Operation Mare Nostrum Influences Frigate Design

DefenseNews is reporting Adm. Giuseppe De Giorgi, chief of the Italian Navy says their experience with their massive migrant interdiction operation “Mare Nostrum,” that saved over 150,000, is influencing the design of future frigates.

“The experience of Mare Nostrum has helped shape the design of Italy’s new frigates, which are dual use and can engage in large-scale rescues. Openings on the sides of the vessels allow people to disembark from fishing boats as they would on a dock.

“These ships will have a large space under the flight deck which is wired and plumbed so containers with bathrooms or hospital facilities can be installed, not to mention sleeping quarters. We will also be able to store large inflatable boats for special forces, which can be used, alongside landing craft, to evacuate Italian nationals from conflicts where helicopters are vulnerable to man-portable air-defense systems.

“I think this is the future. Increasingly, I don’t think countries will be able to deploy separate naval forces for policing, civil use and military use. I believe a navy must be designed from the start to be as flexible as possible.

“There are other innovations on the new ships. We are aiming to use electric propulsion up to 10 knots and to use bio-fuel and liquid gas fuel. The fuel tanks are being designed to use regular fuel as well as liquid gas. I think we are the first to do this.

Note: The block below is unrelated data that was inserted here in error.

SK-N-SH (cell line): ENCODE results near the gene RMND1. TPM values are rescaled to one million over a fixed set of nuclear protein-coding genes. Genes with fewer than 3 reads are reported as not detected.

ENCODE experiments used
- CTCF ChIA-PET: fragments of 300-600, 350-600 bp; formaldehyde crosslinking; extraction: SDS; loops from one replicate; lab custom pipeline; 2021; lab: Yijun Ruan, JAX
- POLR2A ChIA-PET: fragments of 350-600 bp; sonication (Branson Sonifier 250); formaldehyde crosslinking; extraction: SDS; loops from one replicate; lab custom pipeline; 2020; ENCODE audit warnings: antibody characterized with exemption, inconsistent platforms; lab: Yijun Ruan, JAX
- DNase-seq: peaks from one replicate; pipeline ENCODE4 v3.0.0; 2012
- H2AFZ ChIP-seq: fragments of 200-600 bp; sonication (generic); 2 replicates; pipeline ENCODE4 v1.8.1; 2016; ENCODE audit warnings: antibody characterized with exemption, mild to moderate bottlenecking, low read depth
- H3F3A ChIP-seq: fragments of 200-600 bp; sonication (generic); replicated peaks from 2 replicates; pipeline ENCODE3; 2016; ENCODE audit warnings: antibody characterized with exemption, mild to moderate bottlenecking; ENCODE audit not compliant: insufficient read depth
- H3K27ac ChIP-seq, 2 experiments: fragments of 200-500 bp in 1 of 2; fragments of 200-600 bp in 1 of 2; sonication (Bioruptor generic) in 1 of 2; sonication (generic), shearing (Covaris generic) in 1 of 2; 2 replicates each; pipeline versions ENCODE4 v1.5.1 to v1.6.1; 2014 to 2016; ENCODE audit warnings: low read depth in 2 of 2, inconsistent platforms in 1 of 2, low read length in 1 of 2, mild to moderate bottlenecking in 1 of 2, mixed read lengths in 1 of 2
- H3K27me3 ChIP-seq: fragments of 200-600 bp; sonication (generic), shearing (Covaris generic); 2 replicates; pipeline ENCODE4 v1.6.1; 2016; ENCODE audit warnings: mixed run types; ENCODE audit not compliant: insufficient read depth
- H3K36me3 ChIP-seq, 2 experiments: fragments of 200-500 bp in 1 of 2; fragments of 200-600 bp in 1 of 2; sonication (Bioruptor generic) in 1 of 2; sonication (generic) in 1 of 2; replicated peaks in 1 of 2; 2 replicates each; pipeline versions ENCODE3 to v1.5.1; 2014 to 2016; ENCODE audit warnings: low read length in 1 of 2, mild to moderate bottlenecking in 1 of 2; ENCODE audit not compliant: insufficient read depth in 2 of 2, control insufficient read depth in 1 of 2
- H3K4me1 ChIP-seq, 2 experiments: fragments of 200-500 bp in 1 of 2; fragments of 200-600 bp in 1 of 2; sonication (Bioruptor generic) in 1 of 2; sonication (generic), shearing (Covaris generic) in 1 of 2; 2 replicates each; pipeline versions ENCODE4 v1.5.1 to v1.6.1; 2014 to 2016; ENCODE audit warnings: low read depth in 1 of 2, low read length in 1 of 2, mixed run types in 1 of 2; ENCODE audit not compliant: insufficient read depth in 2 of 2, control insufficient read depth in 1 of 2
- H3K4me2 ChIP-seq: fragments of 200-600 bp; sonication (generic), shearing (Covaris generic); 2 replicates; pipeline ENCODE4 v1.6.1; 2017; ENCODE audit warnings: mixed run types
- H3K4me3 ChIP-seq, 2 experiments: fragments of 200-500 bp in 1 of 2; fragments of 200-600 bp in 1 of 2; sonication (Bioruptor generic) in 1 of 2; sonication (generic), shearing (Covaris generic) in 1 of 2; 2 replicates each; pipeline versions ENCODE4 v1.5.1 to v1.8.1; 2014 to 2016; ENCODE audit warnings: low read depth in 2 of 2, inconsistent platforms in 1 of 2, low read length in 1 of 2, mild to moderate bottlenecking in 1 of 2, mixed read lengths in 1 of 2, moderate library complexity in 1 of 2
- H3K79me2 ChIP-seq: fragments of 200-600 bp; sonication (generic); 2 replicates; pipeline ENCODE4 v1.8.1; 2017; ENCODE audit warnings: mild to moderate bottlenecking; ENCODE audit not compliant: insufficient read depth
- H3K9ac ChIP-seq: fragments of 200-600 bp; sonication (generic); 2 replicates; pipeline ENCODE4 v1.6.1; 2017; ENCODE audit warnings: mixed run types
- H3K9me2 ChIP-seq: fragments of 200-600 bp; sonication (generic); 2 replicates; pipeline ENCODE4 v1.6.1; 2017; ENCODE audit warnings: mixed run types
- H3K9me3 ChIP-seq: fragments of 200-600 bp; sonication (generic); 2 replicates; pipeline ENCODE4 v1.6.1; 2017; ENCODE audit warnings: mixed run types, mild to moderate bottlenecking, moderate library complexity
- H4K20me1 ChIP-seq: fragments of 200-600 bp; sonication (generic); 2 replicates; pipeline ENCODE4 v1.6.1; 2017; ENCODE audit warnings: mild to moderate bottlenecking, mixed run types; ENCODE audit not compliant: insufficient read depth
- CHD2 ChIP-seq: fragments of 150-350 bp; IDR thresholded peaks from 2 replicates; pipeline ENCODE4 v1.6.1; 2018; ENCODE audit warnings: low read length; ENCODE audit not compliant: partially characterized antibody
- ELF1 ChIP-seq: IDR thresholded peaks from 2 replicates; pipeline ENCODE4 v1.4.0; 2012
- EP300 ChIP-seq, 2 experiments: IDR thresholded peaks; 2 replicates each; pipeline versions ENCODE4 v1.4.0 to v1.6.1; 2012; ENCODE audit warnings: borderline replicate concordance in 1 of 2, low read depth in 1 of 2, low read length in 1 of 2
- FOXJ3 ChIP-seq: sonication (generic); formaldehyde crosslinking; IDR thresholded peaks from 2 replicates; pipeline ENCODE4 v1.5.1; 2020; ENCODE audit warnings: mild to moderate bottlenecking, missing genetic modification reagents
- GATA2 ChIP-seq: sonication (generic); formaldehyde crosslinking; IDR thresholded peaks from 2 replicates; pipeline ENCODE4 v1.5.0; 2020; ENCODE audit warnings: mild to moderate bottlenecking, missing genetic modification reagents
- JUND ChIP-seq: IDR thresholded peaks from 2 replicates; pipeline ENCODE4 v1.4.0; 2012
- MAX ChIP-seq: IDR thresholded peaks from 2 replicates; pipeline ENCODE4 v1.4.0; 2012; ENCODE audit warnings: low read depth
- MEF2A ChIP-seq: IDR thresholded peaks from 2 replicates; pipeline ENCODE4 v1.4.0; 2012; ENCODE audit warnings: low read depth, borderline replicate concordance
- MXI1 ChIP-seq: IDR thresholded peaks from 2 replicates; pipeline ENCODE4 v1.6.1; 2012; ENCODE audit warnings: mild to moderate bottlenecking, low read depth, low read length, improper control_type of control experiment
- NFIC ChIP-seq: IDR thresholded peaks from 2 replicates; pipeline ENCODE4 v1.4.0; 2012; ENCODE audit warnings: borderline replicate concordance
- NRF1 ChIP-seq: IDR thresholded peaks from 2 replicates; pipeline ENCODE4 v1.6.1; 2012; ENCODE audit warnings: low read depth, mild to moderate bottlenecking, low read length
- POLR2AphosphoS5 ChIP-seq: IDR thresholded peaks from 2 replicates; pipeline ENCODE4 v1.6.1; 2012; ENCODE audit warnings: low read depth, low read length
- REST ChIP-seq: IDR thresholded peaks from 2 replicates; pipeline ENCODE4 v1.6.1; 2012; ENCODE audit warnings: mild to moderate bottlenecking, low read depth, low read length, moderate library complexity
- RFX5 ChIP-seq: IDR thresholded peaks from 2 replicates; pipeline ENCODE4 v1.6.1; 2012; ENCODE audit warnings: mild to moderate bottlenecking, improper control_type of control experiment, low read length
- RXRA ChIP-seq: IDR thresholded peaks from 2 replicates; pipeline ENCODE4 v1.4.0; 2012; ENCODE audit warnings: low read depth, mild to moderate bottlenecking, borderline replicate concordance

“Additionally, the frigates will be able to provide electricity and drinking water for a community of 6,000 hit by a natural disaster.

“We will also be able to carry sea-skimming robots to clear up pollution on the surface, with the polluted water then stored in the tanks of a new refueling ship we are also designing.”

Italy has both a Coast Guard and a maritime Customs Service, but neither has large patrol vessels (over 1,000 tons) like the USCG, so the Italian Navy performs some coast guard functions.

The next class of US Coast Guard cutter, the Offshore Patrol Cutter, includes a design requirement to hold, shelter, and feed up to 500 illegal immigrants on deck. There are still a number of unknowns, but there is reason to believe that the winning design may also include provision for support of containerized modules and a hybrid propulsion system even though neither were included in the specification.

Aside from the ability to provide electricity to communities ashore, the excess generator capacity of a hybrid propulsion system may also allow the vessels to support electrically powered weapons like lasers and rail-guns.

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